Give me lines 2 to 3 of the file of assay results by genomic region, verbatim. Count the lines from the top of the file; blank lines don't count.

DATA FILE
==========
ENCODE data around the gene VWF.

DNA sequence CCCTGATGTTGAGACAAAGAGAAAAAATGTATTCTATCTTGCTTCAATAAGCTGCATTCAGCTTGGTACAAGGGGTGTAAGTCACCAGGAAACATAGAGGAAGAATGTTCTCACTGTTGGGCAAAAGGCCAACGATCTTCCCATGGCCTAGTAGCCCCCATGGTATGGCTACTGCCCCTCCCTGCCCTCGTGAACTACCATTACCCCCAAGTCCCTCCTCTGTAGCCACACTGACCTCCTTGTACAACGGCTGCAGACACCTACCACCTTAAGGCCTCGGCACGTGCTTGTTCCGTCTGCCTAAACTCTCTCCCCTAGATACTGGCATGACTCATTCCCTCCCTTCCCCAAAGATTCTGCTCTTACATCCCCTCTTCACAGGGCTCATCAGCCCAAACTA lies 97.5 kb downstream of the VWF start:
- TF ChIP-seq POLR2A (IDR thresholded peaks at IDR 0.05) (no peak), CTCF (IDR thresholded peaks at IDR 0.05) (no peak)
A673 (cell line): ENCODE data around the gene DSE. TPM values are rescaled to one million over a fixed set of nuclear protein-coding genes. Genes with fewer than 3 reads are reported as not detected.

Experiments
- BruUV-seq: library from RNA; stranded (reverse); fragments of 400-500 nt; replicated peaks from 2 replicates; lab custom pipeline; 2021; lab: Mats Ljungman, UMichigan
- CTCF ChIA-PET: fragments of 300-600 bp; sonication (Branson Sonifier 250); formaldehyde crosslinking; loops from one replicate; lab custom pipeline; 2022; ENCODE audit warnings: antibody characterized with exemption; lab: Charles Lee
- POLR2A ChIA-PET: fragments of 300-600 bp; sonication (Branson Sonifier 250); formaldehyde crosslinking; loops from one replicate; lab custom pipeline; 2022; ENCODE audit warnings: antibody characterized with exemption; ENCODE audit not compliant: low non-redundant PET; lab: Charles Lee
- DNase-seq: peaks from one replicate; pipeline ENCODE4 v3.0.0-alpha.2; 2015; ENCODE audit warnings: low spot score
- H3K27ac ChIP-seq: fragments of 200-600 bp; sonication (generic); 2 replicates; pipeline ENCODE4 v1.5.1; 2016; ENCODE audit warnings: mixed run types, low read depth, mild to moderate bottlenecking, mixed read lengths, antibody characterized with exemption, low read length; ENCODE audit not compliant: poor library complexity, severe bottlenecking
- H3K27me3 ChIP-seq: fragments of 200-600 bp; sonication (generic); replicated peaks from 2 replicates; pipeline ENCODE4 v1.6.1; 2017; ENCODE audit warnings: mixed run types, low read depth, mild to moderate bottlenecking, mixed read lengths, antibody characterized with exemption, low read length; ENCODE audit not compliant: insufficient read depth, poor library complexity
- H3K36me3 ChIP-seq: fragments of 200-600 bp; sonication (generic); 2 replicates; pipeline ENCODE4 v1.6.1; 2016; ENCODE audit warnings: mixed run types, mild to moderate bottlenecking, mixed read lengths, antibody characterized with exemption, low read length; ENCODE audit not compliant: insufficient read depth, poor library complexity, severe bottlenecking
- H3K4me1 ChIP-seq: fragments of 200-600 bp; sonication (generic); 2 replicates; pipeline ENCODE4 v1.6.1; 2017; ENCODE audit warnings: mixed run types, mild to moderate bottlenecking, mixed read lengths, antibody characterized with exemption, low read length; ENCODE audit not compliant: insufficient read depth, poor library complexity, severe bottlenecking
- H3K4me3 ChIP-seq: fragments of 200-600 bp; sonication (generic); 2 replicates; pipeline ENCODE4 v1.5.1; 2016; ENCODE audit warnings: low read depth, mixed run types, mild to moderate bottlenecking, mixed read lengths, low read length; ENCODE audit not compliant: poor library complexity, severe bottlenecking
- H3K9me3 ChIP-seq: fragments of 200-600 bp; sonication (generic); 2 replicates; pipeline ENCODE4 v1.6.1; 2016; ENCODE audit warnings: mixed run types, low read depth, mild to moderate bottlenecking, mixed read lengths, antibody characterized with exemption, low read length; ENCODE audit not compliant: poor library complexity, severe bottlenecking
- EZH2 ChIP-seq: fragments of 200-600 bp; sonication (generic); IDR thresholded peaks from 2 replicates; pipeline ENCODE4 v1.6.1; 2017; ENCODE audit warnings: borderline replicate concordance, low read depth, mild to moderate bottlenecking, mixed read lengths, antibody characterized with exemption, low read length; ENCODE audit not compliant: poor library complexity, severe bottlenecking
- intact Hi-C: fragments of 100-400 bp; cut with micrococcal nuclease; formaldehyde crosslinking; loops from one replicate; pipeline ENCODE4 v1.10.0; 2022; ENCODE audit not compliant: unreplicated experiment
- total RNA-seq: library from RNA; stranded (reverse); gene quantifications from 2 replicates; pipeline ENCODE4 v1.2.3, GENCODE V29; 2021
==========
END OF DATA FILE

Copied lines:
DNA sequence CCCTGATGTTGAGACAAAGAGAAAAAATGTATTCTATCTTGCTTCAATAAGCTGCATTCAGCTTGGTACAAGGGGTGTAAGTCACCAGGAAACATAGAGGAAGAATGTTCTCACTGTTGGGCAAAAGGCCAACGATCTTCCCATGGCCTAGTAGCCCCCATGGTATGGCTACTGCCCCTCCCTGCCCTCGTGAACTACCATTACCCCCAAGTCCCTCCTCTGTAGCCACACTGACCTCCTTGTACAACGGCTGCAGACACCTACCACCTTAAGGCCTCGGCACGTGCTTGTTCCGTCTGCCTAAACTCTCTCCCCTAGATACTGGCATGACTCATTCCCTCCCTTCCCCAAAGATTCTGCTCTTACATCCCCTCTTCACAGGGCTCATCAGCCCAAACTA lies 97.5 kb downstream of the VWF start:
- TF ChIP-seq POLR2A (IDR thresholded peaks at IDR 0.05) (no peak), CTCF (IDR thresholded peaks at IDR 0.05) (no peak)